It is also contended that from the Kharif Marketing Year 2018-2019, the practice of inviting tenders/RFPs for supply of security personnel has been discontinued for no good reason. The entrustment of the job of security and safety of the collected paddy from pilferage, etc. would be adequately safeguarded through the deployment of security staff from the licenced contractors as they can be held responsible and loss can be recovered from the contractors and this aspect of the matter has not been taken note of by the respondent authorities while issuing the present RFP, Sharma added.
Counsel for the respondents submitted that there is no requirement in law that a contractor through his labourers cannot keep vigil on the property entrusted to them and therefore Sharma’s submission is misconceived.
The duties of semi-skilled labourers and unskilled labourers are enumerated in clauses 4.1 and 4.2 of the terms and conditions of the RFP. The translated version of the same (translated by the Court) are as follows:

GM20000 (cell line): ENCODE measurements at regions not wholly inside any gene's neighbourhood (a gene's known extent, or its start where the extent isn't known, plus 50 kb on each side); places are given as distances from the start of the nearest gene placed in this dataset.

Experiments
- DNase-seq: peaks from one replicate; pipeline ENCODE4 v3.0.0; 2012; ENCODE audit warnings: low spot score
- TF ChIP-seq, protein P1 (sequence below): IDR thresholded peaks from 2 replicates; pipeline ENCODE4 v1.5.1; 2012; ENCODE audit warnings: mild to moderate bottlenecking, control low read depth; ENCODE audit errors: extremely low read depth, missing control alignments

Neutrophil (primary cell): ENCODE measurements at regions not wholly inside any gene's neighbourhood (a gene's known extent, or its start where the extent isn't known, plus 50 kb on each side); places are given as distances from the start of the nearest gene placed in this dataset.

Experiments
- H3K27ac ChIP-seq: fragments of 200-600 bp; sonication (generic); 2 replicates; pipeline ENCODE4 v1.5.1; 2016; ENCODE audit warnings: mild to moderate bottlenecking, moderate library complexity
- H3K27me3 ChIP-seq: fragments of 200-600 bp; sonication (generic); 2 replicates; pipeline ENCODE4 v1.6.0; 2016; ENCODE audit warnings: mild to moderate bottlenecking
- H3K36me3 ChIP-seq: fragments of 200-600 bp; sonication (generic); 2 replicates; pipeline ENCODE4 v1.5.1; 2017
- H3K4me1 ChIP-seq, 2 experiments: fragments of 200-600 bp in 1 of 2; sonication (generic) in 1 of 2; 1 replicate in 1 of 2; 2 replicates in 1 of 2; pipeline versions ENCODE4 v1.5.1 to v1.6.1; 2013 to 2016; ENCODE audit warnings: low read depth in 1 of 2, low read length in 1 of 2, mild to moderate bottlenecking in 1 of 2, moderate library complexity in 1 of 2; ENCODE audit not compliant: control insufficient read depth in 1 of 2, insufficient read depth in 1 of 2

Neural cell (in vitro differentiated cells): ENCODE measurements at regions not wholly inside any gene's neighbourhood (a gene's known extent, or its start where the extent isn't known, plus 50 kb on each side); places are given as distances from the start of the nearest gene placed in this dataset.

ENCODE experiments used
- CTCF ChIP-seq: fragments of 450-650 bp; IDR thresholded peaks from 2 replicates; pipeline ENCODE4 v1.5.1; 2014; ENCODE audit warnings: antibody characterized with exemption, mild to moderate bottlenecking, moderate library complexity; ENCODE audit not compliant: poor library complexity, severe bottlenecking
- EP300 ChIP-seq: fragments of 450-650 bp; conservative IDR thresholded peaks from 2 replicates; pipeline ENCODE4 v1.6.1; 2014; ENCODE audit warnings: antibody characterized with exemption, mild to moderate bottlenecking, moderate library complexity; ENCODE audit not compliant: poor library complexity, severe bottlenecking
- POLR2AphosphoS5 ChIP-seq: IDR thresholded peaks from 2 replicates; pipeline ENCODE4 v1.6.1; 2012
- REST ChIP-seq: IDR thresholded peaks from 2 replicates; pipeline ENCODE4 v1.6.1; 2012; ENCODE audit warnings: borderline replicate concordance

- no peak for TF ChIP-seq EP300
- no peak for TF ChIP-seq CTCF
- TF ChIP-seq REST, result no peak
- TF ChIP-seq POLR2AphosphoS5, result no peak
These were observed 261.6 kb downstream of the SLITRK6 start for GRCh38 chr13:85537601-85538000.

“4. Duties of the labourers who are to be employed –
4.1 Duties of the semi-skilled employees:-
1. Making a stack of sacks as per stack plan.
2. Stacking the paddy variety-wise while unloading the trucks.
3. Counting and emptying the sacks while unloading the truck.
4. Inspecting and examining the quality of paddy while unloading the truck.
5. Loading the sacks in the truck after counting for the purpose of delivery.
6. Delivery of paddy variety-wise.
7. Maintaining stack-wise record of sacks.
8. Collecting the sweepage paddy accumulated during movement of paddy, putting it in the stacks and thereafter, making entries.
9. Arrangement of drain etc. for removal of water as per requirement by the side of the stack.
10. Entry and exit of vehicles are done by android based gate-pass entry app at the entry/exit gate of collection center.
11. Safety/surveillance of stored paddy in collection centers.
4.2 Duty of unskilled employees:-
1. Daily surveillance, counting and ensuring safety of stack from piling of stack till its lifting.
2. Putting the cap cover on the stack.